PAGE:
Oh sure, we do find out that Wade Wilson is suffering from cancer, and will leave his beautiful girlfriend Vanessa (Morena Baccarin) without a boyfriend. Wilson secretly enters a government program lead by "Francis" and his gal-pal Christine (Gina Carano). In this government program, Wilson is constantly tortured until his body mutates, leaving his body severely scared. Because Wilson and "Francis" never got along, and because "Francis" kidnaps Vanessa, Wilson goes hunting for him. Wilson recruits X-Men Colossus (Stefan Kapicic) and Negasonic Teenage Warhead (Briana Hildebrand) to help him. What ensues is a magnificently relentless superhero movie full of gore, foul-language, guts and boobies. I love that the movie breaks the fourth wall in a couple moments, which creates some of the bigger laughs. Deadpool's true personality is on full display here, and Ryan Reynolds knocks it out of the park, all movie long. When the film begins, and we are moving through a slow motion car crash. We see names of the actors, except they aren't actor names. They read like "The Hot Chick" "The Bad Guy," "The Comic Relief." Then another credit reads "Produced by Asshats." It was at this moment that I knew "Deadpool" had me.

The only gripe I have is that, despite the inclusion of Colossus and the X-Mansion, I have no idea how this fits into the rest of the ''X-Men" series. Its pretty clear that after "Days of Future Past, "that the entire storyline has been re-written, clearly to get rid of some of the less-popular movies. I wish I knew how this fit into the rest of the continuity, but I hope we learn in the future. I have to say that even though Daniel Cudmore didn't return as Colossus, but I kind of wish he did. This is the most personality Colossus has ever had in any movie, and it was absolutely wonderful in the hands of Kapicic. And Negasonic Teenage Warhead? She has a great scene at the very end. Honestly, why would you not want a character that was named Negasonic Teenage Warhead in your movie?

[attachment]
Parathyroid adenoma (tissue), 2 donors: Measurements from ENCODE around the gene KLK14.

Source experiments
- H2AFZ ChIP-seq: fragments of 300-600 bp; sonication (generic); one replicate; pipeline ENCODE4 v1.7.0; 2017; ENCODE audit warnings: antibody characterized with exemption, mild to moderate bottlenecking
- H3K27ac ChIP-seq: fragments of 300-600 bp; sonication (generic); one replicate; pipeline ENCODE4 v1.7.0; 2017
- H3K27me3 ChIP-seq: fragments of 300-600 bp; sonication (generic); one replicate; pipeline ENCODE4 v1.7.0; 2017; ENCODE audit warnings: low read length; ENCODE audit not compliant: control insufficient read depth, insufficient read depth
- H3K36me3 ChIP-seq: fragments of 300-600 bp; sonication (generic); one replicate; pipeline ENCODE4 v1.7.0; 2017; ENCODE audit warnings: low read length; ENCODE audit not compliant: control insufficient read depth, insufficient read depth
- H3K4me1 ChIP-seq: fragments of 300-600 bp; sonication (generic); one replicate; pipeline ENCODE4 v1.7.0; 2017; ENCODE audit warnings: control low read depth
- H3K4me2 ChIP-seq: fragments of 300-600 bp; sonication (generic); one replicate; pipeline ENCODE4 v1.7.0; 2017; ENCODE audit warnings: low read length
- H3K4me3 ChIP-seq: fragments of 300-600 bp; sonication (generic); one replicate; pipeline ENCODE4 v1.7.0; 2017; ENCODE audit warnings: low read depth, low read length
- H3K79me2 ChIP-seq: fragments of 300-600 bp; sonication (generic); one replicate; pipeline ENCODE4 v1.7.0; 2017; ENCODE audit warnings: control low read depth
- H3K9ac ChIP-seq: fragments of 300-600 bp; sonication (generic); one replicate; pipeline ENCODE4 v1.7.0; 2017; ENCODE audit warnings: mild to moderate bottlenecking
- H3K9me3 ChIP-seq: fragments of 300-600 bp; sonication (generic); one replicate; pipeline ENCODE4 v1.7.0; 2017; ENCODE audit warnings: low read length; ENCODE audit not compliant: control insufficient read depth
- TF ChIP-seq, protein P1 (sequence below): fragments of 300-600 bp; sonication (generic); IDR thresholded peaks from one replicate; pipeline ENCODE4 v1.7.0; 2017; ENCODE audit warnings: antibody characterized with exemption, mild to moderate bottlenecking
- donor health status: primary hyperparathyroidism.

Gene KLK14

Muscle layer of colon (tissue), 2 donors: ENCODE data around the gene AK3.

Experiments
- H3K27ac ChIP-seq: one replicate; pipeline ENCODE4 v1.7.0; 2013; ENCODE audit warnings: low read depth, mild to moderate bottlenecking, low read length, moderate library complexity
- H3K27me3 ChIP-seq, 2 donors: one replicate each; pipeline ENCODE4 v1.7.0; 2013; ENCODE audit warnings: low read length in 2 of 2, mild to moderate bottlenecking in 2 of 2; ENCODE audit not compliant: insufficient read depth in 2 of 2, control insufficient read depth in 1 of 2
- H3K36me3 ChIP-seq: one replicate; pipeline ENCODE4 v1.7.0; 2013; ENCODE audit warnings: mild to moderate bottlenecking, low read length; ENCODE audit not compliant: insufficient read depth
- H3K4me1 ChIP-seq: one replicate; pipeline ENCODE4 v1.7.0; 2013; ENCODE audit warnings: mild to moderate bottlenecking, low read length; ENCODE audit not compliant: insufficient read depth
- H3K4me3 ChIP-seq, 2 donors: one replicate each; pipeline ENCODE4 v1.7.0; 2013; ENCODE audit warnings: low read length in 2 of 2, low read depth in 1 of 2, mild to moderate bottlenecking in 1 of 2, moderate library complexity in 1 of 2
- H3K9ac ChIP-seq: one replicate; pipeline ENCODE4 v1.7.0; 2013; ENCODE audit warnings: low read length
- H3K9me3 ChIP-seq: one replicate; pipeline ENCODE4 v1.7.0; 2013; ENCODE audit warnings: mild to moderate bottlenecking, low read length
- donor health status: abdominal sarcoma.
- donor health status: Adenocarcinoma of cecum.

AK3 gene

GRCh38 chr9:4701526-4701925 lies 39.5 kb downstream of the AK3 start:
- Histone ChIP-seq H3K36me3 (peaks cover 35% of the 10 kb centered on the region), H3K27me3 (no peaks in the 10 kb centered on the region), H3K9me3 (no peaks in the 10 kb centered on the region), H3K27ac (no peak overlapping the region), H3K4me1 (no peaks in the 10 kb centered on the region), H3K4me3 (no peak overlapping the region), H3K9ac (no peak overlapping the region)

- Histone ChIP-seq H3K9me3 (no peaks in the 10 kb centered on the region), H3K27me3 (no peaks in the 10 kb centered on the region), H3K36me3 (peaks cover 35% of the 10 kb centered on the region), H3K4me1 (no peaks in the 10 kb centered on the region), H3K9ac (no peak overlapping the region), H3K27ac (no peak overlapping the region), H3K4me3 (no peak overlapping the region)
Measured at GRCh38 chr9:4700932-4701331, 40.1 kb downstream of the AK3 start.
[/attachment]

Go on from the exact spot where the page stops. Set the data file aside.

The movie contains big action, laughs that smack you over the head, and sometimes you got to keep in your laughter, just to hear what is coming next. I have to say that I usually hate Gina Carano, but man is she well utilized here. I also have to say that she had a big laugh from me at the end with her fight against Colossus, which I might add, is pretty insane. You'll love all the performances in this movie. You'll love the various jokes made about Ryan Reynolds, Green Lantern, how stupid Deadpool looked in "X-Men Origins: Wolverine" and why we don't see other X-Men hanging out at the X-Mansion all movie. You'll love the Hugh Jackman joke. You'll love how gleefully Deadpool narrates the entire movie. You'll love all the energy and buzz the movie displays. But most of all, you'll love just how much director Tim Miller loves Deadpool and how well he made a movie that suits him. Deadpool was not a character in the same vein as Spider-Man, Captain America, Iron Man or even Rocket Raccoon. He had a personality and style completely his own, and that style was for adults. Its a miracle we got a movie like this, that plays by the rules of the superhero genre while also tearing them down in the process.

Oh, and stay for the credits. We have a lot to look forward to with the sequel. And if Stephen Lang ends up playing that character. The world will be a much happier place.

FINAL GRADE: A